In addition to cooperating with the central, provincial and local governments on Pudacuo National Park, TNC has also been involved in conservation projects in several other areas of Yunnan, some of which may soon end up becoming national parks. These areas include Laojun Mountain, Lashi Lake, Meili Snow Mountain, Shangri-La Gorge and Northern Gaoligong.

Qin is being hailed in US media as "China's Teddy Roosevelt", referring to the US president who gave the American national park system an important early boost in the first decade of the 20th Century.

Charles Bedford, TNC Deputy Managing Director for North Asia, praised Qin's efforts to push expansion of China's national park system forward.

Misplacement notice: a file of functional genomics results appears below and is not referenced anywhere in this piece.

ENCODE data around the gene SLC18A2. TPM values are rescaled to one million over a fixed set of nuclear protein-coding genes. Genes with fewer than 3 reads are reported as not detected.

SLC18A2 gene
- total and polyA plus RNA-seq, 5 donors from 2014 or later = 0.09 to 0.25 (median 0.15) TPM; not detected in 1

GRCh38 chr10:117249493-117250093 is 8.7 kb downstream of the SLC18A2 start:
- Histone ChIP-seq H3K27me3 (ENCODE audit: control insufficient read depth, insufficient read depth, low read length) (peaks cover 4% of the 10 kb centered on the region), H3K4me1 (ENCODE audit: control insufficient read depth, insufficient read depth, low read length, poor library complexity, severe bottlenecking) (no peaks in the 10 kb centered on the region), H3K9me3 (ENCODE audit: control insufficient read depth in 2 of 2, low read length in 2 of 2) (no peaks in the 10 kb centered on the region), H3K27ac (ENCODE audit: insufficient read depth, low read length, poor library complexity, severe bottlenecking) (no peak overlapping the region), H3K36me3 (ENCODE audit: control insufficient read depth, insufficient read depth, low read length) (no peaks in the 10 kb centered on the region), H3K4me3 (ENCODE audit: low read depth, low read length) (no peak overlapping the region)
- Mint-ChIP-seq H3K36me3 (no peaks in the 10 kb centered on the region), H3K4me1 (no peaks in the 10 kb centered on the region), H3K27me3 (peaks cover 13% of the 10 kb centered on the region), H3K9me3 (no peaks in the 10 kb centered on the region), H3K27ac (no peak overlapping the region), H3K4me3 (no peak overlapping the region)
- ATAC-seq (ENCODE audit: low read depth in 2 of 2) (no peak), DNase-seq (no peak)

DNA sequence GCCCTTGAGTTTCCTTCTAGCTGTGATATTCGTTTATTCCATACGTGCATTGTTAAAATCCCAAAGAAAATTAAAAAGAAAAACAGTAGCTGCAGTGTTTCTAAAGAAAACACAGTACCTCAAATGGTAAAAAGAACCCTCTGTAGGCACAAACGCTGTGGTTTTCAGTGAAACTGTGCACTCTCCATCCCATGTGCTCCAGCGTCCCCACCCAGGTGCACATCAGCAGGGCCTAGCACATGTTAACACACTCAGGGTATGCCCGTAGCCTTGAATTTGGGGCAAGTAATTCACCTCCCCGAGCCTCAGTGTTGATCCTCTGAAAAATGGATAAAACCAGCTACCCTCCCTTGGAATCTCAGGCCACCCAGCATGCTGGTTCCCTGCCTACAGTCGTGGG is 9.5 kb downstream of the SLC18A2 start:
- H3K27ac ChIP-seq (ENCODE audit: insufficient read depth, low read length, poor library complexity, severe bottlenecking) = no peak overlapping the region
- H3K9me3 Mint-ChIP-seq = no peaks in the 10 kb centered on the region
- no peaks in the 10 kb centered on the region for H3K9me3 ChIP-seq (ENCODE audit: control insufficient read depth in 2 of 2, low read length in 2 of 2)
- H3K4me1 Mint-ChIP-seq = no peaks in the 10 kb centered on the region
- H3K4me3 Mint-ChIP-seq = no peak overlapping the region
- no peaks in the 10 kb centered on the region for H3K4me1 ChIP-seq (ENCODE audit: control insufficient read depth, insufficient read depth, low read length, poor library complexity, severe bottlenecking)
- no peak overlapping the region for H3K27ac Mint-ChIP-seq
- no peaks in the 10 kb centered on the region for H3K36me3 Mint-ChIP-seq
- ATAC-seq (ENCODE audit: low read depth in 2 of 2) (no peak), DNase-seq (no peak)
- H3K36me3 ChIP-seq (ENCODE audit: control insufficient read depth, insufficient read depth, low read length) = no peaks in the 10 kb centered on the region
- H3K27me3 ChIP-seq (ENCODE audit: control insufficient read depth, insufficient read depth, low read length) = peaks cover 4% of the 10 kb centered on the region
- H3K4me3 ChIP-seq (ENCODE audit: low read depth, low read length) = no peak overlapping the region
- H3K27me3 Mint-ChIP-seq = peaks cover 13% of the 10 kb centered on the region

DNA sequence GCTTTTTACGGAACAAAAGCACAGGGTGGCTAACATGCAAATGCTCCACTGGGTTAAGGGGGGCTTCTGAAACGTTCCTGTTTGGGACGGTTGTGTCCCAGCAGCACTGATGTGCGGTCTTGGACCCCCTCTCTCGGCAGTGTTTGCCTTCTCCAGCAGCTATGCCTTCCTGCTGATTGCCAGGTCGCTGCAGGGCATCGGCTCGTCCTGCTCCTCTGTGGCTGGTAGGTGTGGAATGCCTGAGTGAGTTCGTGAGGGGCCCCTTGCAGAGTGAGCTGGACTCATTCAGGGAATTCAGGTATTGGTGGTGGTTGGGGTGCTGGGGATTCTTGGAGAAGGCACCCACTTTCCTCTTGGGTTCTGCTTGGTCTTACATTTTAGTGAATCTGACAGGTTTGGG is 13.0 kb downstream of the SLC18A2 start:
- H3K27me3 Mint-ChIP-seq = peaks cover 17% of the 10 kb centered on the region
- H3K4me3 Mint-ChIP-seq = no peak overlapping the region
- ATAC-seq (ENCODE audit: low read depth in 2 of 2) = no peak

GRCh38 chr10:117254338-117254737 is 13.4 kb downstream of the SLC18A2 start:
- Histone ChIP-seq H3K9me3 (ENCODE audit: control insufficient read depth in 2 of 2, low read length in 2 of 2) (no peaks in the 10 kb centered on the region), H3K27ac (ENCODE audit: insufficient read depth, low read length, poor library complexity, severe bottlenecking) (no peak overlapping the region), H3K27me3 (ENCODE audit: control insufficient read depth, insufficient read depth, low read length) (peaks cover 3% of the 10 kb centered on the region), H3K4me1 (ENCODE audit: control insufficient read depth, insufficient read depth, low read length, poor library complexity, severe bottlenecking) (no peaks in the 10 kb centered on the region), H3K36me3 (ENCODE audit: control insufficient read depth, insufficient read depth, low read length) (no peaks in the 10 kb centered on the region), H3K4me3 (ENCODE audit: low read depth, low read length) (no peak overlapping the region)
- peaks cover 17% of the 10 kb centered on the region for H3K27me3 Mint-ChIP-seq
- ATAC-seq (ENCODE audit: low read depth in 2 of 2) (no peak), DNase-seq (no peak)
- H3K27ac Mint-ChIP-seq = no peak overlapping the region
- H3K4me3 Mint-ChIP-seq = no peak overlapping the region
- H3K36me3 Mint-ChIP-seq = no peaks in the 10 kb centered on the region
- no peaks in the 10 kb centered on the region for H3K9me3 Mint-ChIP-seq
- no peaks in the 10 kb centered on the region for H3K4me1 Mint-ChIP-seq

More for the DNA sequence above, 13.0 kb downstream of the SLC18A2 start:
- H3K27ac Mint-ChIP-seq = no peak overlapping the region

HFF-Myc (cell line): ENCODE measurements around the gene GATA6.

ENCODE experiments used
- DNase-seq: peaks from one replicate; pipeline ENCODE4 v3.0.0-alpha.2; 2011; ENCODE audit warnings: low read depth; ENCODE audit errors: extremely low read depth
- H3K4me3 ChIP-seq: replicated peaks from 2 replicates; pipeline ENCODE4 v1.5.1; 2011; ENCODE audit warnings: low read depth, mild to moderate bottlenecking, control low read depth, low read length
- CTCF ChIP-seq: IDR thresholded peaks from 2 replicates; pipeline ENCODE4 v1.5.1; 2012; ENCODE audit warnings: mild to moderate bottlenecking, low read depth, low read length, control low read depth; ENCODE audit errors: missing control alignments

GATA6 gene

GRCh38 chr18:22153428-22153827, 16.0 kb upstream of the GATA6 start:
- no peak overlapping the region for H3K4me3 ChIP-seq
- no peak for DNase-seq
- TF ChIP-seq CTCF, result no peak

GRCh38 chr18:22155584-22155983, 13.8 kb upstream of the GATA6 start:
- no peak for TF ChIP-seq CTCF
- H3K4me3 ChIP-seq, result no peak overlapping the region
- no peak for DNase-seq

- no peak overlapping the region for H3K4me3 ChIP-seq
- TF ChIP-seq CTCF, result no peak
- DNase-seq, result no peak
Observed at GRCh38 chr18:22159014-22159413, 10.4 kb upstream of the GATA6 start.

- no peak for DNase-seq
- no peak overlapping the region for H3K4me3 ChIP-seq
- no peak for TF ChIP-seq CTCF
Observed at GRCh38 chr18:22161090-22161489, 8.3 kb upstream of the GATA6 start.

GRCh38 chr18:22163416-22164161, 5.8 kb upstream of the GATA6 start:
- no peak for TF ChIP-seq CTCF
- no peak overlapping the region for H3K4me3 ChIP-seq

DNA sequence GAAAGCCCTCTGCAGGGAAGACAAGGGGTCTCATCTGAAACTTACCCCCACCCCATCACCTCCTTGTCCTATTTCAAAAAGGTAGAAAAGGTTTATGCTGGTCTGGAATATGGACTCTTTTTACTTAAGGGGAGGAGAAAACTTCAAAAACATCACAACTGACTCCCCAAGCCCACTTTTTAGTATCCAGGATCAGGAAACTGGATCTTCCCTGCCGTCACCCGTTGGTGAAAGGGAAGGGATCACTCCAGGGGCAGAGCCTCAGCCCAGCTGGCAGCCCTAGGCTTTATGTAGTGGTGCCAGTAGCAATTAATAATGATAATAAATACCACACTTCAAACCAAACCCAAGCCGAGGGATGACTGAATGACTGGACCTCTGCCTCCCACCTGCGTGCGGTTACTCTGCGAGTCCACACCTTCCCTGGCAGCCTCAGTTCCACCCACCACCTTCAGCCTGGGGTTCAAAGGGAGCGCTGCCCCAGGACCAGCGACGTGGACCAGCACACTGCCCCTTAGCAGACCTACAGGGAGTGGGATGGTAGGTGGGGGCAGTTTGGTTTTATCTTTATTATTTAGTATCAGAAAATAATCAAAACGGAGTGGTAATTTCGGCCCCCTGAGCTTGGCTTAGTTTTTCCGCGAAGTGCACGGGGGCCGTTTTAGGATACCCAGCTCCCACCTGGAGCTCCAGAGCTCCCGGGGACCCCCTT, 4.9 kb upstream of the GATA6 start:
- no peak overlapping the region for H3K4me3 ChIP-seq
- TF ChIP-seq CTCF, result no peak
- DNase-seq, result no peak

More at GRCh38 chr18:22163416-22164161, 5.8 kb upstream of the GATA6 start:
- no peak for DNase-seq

"For him to get sign-off from the national government, and then for him to ask us to help design that network is big news," Bedford said.

Signing this weekend's agreement will help burnish Qin's reputation as one of China's more environmentally minded local officials. In the past Qin has gone out of his way to publicly reach out to environmental organizations.

"The government has the same goals with the NGOs in terms of environmental protection. They don't have a hostile relationship. They can communicate and cooperate on environmental and biological diversity protection," Qin told an audience of local and international environmental nongovernmental organizations in Kunming in 2008.